Let us compute the probabilities for reaching each of the outcomes above. As discussed before, we want to assign probabilities to all situations in the Probability Digraph. Let us abbreviate the situation with a standing of a:b after n rounds by a:b|n, and let p(a:b|n) denote the probability with which it will occur. The beginning situation 0:0|0 has probability 1. The three situations 1:0|1, 0:0|1, and 0:1|1 occur with probabilities pA, p0, and pB. More interesting are the six situations after two rounds.
These probabilities could also be derived in a more elegant combinatorial way.
Since the first four outcomes mean win for A, the next two draw, and the last four a win for B, the probabilities for each of these events can be expressed as well by rather complicated formulas. For instance, A wins with probability pA3 + 3·pA2·p0 + 3·pA2·pB + 3·pA·p02. The probability for a draw is 6·pA·pB·p0 + p03. The probability for a loss for Ann is 3·pB·p02 + 3·pA·pB2 + 3·pB2·p0 + pB3.
As in Section 1 we could ask about the expected numbers of goals for A and B, but now for the 3-rounds experiment. But this question is rather easy to answer. Remember that if you repeat an experiment n times, the expected sum of the random variable in these n experiments equals n times the expected value of the random variable in a single experiment. Therefore the expected number of goals for A in the 3-round experiment is 3·pA, and the expected number of goals for B equals 3·pB. The expected goal difference of the 3-round experiment equals 3·(pA-pB).
But the payoff for a soccer match are not the number of goals, or the difference between the goals your team scored and the opponents goals. Rather the payoff are points you get for win, draw, and loss. Usually you get 3 points for a win, 1 for a draw, and no point for a loss. Therefore soccer is not a zero-sum game! Therefore the expected value of points for Ann equals
Let us again turn the focus from probability experiments, where we cannot act but just observe, towards games. The formulas for the expected number of points derived in the previous section have to be evaluated for all possible values of DA, MA versus all possible values of DB and MB. This is obviously again a task best left for Excel. On the file DMA2.xls on the sheet "3-round analysis", the expected number of points are computed. In the black cells you can change the number of points assigned for win and draw. The Best responses are computed on the sheet "BestR".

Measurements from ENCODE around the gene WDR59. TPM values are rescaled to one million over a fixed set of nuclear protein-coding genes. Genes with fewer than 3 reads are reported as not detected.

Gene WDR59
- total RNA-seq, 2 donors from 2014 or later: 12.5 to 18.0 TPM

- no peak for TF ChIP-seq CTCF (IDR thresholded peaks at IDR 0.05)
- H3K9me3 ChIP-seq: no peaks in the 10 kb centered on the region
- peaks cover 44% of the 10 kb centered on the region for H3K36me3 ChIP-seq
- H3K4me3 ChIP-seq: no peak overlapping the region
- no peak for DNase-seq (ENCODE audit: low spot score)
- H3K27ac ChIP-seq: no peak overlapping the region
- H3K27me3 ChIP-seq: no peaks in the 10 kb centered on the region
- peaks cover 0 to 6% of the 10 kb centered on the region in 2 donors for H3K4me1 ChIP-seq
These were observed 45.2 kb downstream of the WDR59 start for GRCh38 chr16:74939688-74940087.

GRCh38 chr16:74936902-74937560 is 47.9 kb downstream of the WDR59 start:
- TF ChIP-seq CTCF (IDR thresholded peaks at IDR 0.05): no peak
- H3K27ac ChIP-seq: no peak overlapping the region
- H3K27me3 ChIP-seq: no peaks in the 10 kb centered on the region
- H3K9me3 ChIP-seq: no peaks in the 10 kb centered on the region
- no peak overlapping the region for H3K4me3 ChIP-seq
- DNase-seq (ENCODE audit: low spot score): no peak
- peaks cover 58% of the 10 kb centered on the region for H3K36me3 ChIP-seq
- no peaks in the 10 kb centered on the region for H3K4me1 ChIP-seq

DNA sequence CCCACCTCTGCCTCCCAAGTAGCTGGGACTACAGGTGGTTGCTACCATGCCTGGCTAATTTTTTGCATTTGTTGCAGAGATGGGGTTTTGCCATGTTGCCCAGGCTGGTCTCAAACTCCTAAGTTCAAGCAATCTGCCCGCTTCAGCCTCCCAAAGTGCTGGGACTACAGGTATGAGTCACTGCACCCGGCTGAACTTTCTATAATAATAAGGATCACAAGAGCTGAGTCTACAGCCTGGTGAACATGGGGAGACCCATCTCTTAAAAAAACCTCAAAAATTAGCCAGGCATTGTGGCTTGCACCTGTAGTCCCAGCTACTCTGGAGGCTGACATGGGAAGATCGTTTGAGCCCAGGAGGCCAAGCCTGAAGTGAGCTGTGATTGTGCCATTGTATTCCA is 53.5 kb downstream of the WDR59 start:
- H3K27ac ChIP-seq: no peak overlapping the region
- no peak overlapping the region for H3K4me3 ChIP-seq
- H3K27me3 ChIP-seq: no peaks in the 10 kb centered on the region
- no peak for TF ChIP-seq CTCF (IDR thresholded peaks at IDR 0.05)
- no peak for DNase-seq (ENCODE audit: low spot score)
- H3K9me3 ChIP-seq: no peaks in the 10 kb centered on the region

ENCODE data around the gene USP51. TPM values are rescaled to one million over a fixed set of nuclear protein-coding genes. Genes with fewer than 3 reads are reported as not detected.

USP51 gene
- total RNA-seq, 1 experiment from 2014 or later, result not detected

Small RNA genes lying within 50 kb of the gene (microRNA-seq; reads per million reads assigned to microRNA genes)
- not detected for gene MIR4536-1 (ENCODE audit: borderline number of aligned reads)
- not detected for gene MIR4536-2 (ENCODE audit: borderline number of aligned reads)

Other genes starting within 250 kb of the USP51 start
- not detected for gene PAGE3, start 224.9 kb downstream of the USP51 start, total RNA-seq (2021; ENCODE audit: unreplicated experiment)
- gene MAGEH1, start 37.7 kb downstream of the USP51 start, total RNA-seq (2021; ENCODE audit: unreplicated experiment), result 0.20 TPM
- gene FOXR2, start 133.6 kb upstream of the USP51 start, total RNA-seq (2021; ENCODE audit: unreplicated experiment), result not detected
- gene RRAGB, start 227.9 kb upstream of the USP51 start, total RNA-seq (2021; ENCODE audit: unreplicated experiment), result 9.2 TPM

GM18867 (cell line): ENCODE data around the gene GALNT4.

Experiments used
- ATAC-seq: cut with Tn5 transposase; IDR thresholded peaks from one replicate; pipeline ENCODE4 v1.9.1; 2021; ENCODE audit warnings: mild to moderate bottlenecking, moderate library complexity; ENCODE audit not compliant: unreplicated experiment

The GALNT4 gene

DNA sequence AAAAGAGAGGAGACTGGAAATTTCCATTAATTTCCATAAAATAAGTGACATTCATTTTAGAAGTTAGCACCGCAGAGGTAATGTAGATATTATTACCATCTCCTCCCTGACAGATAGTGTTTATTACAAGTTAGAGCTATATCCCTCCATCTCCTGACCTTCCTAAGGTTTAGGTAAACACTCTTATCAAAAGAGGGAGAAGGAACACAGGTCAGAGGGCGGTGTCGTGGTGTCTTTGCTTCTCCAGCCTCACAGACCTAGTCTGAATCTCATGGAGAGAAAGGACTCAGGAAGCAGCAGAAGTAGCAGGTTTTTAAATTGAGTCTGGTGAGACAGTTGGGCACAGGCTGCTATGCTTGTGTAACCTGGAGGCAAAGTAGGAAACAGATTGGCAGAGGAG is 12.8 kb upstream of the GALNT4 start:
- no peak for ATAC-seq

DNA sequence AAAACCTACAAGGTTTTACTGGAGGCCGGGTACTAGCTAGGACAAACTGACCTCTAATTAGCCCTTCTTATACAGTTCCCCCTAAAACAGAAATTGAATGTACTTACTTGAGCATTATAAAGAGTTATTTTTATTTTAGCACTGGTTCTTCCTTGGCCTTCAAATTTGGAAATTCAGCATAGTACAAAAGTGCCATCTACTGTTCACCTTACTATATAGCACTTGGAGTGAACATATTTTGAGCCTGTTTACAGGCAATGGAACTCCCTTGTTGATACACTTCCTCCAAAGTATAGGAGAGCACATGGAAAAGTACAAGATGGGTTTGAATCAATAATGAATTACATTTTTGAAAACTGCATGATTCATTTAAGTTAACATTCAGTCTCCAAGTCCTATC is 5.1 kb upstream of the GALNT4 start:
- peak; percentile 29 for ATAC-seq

Using this file, let us compare three different rules. The old 2-1 rule, assigning 2 points for a win and 1 point for a draw, the new 3-1 rule, assigning 3 points for a win and 1 point for a draw, and also a 3-2 rule. It turns out that the differences in the best response digraph are small. The best response digraph for the 2-1 rule looks exactly like for the goal difference considered above. The two other best response digraphs are shown below.
Let me describe the differences. Going from the 2-1 to the 3-1 rule, the best response to (0,3) is no longer (1,3) but (0,4), (2,2) is no longer a best response to (1,3), and (1,3) and (2,2) are no longer best responses to (2,2). Going from the 2-1 to the 3-2 rule, (1,3) is no longer a best response to (1,3), and (1,2) and (1,3) are no longer best responses to (2,2). Under the 3-1 rule, the distribution (2,2) loses some of its attractivity, and the only pure Nash equilibrium is (1,3) versus (1,3). Under the 3-2 rule, the only pure Nash equilibrium is (2,2) versus (2,2).
Thus in our simple model, the shift from 2-1 rule to 3-1 rule discourages teams somehow to play the more defensive distribution (2,2) and encourages the more offensive distribution (1,3).
How would the analysis of the static 9-rounds DMA Soccer be more complicated? Well, instead of having 10 sub-outcomes, we would have the 55 sub-outcomes 0:0, 1:0, 2:0, 3:0, 4:0, ... 0:8, 1:8, 0:9. The probabilities attached to them would not look that much different. But then a win for Ann can be obtained in 25 different ways, and a draw in 5 different ways, therefore the probability of a win for Ann would be the sum of 25 terms, and for a draw the sum of 5 terms. All this is not totally out of reach.
In continuous DMA soccer, you assign percentages to defence, midfield, and attack. The three percentages should add up to 100%. Continuous DMA soccer is DMA soccer where the players can be "cut into parts" arbitrarily.
How many different strategies --- distributions of the players into the three parts of the fields--- does each team have?